Warning letters boost household charge payers by 10,000
MORE THAN 10,000 people have registered for the household charge in the past fortnight since 105,000 letters were issued warning people about non-payment.
As of Friday last, 986,676 properties had registered for the charge. Some 962,283 had paid the €100 tax while owners of 17,993 properties had registered for a waiver. The remaining 6,400 applications were awaiting resolution of queries.
A spokesman for the Department of the Environment said €97 million in charges and late fees had been collected to date.
He said about 105,000 letters had been issued in the past fortnight, reminding people of their obligation to pay the charge and setting out the late payment penalties.
Individuals who fail to pay the charge could eventually face legal action, the Local Government Management Agency (LGMA) has warned. Those who have not paid so far are already facing penalties and interest charges.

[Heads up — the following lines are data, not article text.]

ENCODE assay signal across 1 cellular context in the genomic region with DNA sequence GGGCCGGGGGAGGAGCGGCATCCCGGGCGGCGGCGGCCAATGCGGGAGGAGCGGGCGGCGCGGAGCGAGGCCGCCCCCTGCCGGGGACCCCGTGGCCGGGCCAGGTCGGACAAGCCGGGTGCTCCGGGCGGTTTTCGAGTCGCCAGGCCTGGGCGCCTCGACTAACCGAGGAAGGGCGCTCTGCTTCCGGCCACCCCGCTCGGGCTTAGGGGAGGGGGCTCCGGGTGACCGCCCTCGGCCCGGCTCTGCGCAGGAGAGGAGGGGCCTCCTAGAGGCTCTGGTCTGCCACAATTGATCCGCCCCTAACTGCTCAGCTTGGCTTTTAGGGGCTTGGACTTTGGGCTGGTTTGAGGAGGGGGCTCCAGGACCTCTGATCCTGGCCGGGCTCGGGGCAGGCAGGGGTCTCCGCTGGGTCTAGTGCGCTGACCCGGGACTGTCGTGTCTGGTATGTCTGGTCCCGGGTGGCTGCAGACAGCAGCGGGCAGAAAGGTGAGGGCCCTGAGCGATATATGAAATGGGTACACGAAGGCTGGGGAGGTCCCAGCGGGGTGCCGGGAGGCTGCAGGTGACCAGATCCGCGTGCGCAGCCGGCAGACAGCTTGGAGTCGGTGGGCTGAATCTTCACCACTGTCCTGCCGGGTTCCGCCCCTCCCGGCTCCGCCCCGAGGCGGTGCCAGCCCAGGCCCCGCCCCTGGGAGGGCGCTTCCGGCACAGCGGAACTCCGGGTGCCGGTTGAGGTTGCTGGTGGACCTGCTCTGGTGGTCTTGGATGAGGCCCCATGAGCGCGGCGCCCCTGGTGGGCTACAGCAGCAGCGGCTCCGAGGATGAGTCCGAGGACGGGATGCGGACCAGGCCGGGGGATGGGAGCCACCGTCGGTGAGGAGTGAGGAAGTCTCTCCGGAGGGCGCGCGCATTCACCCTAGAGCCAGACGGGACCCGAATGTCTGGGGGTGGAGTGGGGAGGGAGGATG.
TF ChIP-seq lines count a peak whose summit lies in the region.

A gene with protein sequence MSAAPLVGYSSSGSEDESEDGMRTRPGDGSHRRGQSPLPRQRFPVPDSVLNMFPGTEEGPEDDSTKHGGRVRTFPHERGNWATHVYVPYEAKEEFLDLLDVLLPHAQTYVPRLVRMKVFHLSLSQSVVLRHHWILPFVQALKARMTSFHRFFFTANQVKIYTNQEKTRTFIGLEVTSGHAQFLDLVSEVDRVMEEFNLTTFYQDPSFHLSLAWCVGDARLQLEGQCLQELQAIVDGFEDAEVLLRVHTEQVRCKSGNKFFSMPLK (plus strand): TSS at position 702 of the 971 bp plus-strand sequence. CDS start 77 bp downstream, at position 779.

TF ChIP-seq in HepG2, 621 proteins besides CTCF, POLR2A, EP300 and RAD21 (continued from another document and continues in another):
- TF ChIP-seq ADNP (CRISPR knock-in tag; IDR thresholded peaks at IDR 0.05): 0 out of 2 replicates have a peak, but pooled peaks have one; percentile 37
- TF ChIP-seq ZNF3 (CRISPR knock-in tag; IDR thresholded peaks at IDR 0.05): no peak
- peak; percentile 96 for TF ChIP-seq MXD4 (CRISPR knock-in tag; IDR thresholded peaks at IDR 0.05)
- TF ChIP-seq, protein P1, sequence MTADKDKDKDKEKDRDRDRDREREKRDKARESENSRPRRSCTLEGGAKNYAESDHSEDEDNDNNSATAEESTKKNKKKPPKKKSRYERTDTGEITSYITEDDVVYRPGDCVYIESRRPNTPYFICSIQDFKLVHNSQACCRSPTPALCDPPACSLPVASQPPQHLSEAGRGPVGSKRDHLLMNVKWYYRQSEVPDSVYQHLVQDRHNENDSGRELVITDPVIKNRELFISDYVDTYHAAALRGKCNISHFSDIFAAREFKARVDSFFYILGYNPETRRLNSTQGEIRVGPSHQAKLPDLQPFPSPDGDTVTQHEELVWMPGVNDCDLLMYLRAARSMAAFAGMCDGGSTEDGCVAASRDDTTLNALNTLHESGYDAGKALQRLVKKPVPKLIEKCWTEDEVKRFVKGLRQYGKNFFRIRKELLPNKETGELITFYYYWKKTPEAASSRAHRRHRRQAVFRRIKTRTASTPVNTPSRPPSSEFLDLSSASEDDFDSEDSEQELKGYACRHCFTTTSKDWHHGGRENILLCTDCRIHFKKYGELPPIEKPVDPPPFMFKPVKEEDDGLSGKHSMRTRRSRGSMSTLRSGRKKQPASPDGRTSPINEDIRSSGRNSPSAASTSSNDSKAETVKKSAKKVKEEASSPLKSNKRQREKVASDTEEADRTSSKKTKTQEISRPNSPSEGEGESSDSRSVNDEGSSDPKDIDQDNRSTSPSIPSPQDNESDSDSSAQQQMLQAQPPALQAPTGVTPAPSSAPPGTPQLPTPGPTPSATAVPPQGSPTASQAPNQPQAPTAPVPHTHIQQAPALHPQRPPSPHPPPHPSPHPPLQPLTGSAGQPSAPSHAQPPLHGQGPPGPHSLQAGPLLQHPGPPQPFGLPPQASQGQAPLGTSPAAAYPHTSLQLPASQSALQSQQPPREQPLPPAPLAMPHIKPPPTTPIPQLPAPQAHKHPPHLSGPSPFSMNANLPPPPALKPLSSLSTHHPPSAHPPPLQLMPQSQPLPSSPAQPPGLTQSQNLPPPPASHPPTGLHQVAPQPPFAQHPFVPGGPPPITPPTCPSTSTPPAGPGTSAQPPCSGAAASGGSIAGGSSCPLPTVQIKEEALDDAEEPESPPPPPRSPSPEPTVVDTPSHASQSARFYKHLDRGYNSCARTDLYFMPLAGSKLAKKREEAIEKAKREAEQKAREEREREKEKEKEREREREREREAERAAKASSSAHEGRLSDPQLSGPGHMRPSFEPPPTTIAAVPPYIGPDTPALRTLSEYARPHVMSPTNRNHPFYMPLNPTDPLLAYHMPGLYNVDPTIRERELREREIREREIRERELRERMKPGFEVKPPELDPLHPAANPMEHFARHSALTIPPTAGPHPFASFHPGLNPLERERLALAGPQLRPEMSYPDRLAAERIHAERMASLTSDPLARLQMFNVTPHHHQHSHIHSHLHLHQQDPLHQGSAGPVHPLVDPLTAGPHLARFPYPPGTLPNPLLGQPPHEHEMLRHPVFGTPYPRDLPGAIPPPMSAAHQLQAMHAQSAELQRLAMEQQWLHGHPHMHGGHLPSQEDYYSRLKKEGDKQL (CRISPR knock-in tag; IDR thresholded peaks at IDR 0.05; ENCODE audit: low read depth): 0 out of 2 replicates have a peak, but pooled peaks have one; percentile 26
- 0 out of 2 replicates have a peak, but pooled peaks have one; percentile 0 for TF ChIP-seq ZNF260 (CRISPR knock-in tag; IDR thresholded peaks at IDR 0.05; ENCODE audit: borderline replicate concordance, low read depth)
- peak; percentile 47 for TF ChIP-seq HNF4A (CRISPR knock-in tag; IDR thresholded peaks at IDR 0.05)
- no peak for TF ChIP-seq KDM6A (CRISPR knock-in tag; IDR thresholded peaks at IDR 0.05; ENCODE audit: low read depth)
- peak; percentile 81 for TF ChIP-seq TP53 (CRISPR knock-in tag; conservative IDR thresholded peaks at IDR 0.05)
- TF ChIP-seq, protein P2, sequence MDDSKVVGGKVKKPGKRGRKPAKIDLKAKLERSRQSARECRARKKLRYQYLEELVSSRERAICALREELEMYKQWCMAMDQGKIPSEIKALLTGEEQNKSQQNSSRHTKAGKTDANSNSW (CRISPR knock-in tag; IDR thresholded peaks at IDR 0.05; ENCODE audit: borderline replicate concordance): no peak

The LGMA said it had analysed data to identify those who had not yet paid the charge. The Revenue Commissioners, ESB Networks, the Department of Social Protection, Private Residential Tenancies Board and other agencies have agreed to share data with the LGMA in order to identify owners of non-compliant properties.
Householders became liable for the charge on January 1st and had until March 31st to pay without incurring a charge.
The €100 charge and associated penalties rose to €111 in April and stands at €114 for those who pay the fee this month.
The charge will be €115 next month and by the end of the year it will have risen to €129.
The Campaign Against Household and Water Taxes is planning a protest against the household charge and other austerity measures on Wednesday.
Protesters will meet at the Central Bank on Dame Street at 5pm and march to the Dáil, to coincide with the politicians’ summer recess.
The campaign is also running a series of meetings around the State in response to the warning letters being sent out by the LGMA to people who have not paid the charge.
Posters urging non-payers to stand firm and continue their refusal to pay the charge are being erected across the State.
Campaign spokeswoman Tina McVeigh said the letters would only have the effect of firming up the resolve of those refusing to pay this tax.
There was widespread anger over the introduction of the charge.
A protest march was organised on the second day of the Fine Gael ardfheis in March, with 5,000 people demonstrating outside the party gathering the day before the deadline for payment.